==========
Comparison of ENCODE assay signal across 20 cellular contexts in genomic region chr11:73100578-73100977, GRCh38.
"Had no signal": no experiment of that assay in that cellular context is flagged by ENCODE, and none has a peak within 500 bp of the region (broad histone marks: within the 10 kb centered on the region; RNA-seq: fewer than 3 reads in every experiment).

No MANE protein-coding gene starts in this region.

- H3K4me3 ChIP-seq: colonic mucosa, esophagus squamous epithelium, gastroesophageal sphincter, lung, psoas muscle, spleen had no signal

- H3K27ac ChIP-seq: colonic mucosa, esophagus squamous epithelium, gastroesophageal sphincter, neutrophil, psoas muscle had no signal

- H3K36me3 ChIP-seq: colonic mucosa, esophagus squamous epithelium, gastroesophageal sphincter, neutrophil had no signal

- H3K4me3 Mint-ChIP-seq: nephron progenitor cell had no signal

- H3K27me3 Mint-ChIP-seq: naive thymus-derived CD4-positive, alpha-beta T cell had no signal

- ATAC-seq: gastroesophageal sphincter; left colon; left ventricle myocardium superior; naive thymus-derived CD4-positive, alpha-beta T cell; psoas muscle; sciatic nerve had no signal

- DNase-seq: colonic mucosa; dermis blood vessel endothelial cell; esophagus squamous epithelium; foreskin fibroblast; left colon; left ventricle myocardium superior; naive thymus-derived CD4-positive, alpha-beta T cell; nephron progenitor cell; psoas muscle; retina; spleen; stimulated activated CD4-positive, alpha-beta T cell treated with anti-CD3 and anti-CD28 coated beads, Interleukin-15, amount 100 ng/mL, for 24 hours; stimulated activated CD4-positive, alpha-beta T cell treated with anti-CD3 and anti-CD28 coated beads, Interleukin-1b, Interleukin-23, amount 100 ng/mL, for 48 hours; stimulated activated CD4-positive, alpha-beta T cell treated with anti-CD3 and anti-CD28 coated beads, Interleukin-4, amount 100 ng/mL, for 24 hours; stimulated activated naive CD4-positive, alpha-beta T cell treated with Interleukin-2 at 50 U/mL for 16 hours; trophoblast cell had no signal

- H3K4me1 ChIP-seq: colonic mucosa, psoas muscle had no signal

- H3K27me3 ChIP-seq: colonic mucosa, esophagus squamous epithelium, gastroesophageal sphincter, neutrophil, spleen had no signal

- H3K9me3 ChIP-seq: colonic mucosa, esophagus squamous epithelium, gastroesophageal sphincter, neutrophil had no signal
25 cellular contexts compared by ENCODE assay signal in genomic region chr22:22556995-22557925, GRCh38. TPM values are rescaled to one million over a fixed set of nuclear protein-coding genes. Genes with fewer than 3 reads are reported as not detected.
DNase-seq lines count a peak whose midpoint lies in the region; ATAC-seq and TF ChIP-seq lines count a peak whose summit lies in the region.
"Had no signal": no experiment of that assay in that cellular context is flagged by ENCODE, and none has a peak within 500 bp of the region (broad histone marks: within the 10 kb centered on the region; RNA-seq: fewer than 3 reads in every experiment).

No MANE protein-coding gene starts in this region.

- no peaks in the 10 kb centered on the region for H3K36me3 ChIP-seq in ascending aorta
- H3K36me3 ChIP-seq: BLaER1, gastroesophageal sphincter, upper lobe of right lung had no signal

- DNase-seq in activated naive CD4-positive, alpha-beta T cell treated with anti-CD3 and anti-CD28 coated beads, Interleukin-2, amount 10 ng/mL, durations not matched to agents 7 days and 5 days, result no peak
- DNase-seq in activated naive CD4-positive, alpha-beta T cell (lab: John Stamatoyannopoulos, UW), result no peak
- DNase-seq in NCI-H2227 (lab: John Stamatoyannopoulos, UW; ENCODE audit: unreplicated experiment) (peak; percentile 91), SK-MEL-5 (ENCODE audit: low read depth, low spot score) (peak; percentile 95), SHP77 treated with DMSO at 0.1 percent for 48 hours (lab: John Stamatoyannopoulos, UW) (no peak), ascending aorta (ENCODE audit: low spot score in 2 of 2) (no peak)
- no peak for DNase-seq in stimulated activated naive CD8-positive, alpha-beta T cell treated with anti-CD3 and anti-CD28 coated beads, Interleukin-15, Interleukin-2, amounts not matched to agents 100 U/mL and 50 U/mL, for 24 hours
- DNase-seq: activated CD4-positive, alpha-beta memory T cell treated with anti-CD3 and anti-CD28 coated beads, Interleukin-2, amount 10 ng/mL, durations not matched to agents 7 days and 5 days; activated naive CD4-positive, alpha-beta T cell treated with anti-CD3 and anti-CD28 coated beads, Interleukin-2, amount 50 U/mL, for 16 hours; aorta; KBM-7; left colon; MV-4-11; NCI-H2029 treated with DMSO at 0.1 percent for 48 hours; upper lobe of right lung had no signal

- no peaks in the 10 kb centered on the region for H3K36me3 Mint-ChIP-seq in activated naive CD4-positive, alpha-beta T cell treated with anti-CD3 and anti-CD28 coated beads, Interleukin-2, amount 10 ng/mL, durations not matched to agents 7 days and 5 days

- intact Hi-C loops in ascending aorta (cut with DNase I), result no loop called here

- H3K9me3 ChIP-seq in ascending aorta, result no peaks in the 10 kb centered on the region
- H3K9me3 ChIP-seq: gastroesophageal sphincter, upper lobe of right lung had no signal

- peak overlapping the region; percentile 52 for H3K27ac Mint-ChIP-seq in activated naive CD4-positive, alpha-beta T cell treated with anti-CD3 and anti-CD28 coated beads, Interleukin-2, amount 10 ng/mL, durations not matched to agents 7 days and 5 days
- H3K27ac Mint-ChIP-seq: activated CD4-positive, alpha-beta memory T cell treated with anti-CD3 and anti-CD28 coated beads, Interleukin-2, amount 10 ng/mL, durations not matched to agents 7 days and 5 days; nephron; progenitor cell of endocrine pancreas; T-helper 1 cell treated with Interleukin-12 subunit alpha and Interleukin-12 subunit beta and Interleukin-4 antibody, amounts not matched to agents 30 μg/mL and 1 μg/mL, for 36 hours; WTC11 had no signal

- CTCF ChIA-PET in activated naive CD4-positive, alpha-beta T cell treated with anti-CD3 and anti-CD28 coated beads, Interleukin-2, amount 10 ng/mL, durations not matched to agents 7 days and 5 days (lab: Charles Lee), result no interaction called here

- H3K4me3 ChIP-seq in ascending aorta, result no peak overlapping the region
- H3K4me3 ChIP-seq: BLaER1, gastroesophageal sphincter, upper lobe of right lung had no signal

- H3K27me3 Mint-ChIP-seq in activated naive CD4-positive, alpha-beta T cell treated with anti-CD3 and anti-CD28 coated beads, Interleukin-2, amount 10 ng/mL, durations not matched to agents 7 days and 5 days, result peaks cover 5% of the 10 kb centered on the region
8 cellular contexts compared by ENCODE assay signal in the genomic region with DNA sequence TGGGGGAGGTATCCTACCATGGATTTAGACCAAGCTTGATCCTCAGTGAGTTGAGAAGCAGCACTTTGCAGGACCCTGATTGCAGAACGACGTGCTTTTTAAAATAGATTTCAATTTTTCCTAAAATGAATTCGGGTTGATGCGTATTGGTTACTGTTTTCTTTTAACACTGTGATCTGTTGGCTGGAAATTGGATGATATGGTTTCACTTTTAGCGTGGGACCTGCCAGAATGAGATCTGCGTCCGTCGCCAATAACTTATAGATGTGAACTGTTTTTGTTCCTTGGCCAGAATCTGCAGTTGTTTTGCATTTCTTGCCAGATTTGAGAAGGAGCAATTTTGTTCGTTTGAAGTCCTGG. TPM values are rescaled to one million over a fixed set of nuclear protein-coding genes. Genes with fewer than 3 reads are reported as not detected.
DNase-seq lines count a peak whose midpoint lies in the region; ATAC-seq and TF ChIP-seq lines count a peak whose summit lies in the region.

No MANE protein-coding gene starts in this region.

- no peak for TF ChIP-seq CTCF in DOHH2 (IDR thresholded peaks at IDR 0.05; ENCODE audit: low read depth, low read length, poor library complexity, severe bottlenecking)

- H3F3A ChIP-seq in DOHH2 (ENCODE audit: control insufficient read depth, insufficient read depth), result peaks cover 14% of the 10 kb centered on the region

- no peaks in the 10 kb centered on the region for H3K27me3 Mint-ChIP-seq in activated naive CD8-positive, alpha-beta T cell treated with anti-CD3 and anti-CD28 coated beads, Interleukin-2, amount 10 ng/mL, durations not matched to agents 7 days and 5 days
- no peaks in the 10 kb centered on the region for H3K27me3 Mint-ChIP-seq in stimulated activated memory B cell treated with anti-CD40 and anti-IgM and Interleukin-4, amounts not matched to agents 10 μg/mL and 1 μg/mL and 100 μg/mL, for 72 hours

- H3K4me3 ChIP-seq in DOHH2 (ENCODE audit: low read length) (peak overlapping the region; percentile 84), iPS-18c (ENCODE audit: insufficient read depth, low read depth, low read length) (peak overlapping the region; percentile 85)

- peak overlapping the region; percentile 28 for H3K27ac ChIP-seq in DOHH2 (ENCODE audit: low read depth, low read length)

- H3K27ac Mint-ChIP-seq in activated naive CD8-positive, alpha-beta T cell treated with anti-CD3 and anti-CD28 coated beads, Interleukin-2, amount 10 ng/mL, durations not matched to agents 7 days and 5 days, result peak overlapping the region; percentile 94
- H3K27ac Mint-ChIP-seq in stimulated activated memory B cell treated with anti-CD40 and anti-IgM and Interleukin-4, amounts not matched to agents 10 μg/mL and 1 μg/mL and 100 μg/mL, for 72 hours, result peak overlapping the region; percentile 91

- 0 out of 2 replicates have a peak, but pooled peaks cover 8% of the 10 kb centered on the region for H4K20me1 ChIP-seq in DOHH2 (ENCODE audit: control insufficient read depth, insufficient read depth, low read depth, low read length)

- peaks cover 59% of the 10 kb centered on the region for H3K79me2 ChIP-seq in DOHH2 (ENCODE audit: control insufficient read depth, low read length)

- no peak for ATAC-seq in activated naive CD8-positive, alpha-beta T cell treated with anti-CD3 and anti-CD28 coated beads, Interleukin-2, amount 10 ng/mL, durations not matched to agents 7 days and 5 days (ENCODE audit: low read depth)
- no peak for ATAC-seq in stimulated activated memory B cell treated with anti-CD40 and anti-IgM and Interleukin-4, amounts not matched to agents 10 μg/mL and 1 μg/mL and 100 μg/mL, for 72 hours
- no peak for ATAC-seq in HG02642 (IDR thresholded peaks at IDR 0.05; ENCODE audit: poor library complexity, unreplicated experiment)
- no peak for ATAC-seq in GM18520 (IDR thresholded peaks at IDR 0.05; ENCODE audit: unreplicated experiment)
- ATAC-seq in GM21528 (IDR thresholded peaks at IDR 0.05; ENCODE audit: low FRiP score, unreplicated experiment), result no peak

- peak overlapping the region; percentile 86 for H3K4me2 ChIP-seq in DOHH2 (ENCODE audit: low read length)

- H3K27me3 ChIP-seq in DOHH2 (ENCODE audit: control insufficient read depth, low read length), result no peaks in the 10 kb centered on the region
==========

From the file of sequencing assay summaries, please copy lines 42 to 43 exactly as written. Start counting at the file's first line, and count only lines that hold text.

- H3K4me3 ChIP-seq in DOHH2 (ENCODE audit: low read length) (peak overlapping the region; percentile 84), iPS-18c (ENCODE audit: insufficient read depth, low read depth, low read length) (peak overlapping the region; percentile 85)

- peak overlapping the region; percentile 28 for H3K27ac ChIP-seq in DOHH2 (ENCODE audit: low read depth, low read length)